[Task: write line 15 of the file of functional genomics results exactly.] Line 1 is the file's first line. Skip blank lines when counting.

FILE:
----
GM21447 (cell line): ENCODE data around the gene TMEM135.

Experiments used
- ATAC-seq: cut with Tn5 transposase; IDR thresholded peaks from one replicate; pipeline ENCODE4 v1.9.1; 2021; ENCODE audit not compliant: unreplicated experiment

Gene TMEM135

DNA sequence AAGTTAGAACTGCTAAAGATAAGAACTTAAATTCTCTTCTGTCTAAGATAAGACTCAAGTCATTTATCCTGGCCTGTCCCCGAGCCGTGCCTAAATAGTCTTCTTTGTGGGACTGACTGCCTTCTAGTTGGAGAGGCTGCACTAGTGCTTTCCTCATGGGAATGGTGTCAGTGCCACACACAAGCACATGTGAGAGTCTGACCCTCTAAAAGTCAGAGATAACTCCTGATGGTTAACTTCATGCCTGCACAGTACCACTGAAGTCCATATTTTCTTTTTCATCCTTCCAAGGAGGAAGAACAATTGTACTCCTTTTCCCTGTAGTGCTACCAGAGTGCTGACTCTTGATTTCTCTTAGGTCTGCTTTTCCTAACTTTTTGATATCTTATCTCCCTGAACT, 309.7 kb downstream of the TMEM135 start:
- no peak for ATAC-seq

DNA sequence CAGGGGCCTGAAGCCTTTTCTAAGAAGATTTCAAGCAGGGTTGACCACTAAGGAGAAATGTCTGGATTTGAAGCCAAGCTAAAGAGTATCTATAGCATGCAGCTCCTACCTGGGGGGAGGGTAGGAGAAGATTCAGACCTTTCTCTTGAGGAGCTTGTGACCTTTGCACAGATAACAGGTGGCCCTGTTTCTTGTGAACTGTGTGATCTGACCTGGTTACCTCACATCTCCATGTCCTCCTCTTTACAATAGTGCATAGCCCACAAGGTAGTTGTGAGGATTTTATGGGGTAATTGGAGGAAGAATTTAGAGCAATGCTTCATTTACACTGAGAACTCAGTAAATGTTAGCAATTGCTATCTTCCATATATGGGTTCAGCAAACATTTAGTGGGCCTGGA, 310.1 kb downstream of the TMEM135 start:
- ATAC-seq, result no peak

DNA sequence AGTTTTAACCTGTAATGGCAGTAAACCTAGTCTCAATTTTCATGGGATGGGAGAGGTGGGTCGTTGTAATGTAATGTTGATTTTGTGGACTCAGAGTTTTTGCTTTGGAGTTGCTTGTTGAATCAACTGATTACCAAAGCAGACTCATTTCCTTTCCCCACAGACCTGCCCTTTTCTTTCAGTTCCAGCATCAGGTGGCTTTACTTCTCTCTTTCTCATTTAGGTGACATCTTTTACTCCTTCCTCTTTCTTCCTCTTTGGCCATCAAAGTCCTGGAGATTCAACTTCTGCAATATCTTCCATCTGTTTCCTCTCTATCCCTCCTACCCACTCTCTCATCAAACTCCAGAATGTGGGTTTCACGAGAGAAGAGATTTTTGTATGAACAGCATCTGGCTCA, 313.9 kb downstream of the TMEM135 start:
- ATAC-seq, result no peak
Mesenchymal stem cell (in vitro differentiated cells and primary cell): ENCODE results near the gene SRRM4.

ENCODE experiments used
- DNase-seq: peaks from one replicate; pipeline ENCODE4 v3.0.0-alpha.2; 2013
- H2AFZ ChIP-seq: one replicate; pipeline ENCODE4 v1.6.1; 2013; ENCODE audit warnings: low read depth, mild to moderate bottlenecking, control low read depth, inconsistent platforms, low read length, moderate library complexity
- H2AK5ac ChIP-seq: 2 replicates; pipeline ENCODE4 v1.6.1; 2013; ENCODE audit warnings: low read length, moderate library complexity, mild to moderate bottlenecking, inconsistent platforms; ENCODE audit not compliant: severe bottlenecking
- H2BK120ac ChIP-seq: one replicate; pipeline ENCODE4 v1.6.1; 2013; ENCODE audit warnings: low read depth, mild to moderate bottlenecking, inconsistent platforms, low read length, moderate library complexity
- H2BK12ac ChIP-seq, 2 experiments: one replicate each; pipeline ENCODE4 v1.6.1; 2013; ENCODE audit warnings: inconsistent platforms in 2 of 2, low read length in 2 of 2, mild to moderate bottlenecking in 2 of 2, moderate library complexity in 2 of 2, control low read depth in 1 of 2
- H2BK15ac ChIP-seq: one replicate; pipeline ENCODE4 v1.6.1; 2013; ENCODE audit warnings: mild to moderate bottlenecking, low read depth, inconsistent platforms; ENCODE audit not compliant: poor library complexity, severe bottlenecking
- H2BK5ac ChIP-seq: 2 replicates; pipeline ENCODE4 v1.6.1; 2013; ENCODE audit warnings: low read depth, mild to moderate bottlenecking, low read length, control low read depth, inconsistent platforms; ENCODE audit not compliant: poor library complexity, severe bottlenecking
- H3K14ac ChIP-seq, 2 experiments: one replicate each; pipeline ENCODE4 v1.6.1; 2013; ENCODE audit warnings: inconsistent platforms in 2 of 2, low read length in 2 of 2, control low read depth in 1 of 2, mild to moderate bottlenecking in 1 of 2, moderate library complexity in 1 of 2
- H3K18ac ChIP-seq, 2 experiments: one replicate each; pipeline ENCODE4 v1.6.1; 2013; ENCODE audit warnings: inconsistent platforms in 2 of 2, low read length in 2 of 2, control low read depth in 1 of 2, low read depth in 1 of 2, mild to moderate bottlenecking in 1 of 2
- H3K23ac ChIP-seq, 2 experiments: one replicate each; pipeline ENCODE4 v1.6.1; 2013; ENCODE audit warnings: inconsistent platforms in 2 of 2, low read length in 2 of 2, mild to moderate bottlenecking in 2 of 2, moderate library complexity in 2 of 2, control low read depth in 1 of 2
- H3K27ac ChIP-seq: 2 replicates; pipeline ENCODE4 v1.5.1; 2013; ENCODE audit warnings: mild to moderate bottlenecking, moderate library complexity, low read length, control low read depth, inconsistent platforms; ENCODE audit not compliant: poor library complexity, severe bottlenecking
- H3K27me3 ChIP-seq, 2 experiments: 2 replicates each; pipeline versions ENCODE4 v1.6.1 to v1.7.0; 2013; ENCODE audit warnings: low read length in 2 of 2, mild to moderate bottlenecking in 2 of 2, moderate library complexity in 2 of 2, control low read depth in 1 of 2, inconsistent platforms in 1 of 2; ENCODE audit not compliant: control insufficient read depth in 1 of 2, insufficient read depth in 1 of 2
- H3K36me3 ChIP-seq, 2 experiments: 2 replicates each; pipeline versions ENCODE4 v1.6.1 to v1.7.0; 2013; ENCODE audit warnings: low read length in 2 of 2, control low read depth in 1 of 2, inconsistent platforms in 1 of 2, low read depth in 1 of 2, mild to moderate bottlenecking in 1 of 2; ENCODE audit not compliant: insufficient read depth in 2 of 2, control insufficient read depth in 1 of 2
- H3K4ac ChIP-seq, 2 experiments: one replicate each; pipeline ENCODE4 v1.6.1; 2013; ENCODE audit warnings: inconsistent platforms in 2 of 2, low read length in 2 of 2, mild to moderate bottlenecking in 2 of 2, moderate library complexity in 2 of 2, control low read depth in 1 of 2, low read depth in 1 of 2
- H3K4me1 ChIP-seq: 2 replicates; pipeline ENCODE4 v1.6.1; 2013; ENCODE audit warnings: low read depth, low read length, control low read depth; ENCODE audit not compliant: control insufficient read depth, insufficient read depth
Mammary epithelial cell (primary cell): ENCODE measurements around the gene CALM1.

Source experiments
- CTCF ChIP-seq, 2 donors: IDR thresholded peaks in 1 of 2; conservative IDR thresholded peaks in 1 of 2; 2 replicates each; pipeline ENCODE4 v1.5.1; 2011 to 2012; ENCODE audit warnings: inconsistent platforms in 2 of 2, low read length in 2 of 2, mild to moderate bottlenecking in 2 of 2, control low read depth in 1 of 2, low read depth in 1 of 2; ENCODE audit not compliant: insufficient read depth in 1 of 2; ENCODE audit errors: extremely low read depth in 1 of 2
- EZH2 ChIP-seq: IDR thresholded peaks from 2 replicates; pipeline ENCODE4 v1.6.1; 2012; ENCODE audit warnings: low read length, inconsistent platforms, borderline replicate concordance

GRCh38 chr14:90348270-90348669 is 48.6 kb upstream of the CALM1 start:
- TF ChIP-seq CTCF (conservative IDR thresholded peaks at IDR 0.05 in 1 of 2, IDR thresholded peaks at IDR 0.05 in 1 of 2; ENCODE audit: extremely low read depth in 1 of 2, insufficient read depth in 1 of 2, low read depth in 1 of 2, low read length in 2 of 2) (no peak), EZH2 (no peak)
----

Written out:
- H2AK5ac ChIP-seq: 2 replicates; pipeline ENCODE4 v1.6.1; 2013; ENCODE audit warnings: low read length, moderate library complexity, mild to moderate bottlenecking, inconsistent platforms; ENCODE audit not compliant: severe bottlenecking